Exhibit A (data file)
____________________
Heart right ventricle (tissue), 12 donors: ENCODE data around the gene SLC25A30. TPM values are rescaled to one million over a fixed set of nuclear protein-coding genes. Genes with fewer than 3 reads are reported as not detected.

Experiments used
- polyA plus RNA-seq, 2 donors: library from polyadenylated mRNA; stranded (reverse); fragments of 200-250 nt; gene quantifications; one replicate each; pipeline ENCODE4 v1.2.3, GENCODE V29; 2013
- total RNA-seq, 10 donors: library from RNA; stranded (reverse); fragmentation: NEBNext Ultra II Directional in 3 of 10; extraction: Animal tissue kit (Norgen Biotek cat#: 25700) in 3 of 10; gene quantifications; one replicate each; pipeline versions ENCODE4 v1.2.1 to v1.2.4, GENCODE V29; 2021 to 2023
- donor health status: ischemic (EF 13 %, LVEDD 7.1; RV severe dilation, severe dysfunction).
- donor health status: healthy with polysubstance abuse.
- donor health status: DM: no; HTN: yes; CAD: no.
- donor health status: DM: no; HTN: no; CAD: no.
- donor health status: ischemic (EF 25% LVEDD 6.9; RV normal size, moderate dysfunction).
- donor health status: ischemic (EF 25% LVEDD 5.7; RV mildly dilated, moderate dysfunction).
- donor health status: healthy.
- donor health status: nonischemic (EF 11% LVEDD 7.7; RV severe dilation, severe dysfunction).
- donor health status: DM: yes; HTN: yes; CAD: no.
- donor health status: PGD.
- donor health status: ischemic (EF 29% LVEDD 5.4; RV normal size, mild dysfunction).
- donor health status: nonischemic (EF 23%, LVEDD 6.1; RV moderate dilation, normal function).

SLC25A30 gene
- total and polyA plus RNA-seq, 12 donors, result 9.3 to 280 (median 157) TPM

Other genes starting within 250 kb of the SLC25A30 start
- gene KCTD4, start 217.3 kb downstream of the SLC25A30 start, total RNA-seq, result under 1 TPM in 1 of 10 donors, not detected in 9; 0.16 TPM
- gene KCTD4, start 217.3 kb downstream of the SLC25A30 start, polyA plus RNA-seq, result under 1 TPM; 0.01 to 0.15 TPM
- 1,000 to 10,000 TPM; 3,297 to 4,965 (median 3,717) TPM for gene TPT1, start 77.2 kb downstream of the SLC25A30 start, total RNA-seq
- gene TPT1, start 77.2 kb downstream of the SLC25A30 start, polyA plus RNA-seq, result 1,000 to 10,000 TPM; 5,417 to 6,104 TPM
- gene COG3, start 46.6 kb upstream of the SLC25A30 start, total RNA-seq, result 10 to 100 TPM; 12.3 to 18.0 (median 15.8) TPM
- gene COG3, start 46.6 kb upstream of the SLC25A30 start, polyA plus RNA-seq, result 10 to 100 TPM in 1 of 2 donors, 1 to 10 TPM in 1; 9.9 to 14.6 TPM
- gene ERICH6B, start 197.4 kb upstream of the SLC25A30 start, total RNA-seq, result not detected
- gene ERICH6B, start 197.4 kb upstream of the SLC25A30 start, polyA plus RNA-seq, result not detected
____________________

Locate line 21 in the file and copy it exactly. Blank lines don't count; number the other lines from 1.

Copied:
- gene KCTD4, start 217.3 kb downstream of the SLC25A30 start, polyA plus RNA-seq, result under 1 TPM; 0.01 to 0.15 TPM